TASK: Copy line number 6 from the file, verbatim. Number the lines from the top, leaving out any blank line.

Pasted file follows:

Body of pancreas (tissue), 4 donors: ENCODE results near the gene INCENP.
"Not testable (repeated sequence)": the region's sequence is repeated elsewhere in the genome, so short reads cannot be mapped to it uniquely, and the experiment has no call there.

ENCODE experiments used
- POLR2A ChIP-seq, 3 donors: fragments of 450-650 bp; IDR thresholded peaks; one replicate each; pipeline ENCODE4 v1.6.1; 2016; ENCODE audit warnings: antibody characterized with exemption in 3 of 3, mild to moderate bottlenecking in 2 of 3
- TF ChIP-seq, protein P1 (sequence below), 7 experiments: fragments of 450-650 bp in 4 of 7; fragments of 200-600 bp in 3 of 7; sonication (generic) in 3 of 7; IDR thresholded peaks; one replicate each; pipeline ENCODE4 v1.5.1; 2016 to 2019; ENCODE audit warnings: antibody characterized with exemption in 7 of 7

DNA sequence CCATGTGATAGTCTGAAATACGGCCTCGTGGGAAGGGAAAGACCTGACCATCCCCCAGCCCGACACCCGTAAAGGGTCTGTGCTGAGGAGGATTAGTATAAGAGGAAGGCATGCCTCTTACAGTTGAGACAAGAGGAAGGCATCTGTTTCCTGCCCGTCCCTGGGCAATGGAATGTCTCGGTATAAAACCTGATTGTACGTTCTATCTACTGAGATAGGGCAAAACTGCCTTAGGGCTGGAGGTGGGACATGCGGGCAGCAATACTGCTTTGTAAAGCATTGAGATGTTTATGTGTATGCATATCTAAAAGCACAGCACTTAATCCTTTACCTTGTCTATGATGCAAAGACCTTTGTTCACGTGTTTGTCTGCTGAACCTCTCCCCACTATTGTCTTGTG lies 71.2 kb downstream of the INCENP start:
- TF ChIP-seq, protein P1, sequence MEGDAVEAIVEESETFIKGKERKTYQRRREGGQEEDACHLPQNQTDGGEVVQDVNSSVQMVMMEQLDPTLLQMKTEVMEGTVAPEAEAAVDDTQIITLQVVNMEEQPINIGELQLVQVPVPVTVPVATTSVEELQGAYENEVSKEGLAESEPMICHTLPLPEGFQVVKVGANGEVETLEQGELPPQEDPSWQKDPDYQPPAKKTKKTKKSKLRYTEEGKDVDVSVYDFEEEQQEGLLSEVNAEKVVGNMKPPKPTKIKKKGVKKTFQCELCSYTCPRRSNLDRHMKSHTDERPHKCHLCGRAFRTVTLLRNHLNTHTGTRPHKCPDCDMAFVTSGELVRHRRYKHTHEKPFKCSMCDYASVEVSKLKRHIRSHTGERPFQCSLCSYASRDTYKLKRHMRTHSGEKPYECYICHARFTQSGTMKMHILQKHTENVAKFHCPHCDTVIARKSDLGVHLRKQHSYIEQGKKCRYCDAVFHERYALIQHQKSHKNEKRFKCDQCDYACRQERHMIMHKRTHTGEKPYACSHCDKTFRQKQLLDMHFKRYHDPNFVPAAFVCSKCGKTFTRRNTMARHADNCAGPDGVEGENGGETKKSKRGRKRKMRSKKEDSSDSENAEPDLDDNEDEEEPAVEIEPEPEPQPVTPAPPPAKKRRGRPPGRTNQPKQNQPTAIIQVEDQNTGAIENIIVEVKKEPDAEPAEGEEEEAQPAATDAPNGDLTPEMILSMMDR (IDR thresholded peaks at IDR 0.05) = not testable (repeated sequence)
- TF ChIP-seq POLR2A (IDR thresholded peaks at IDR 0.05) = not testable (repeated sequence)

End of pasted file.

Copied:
DNA sequence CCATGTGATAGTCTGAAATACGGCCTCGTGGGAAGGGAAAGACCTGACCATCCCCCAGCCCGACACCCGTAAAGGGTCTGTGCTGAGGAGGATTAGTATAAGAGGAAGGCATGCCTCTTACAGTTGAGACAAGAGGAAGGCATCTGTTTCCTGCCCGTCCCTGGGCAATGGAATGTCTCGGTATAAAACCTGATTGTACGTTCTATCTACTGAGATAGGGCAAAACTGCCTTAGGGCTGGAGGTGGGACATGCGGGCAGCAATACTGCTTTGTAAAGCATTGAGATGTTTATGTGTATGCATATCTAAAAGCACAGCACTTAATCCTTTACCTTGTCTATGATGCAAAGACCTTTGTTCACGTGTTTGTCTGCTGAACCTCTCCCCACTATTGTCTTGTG lies 71.2 kb downstream of the INCENP start: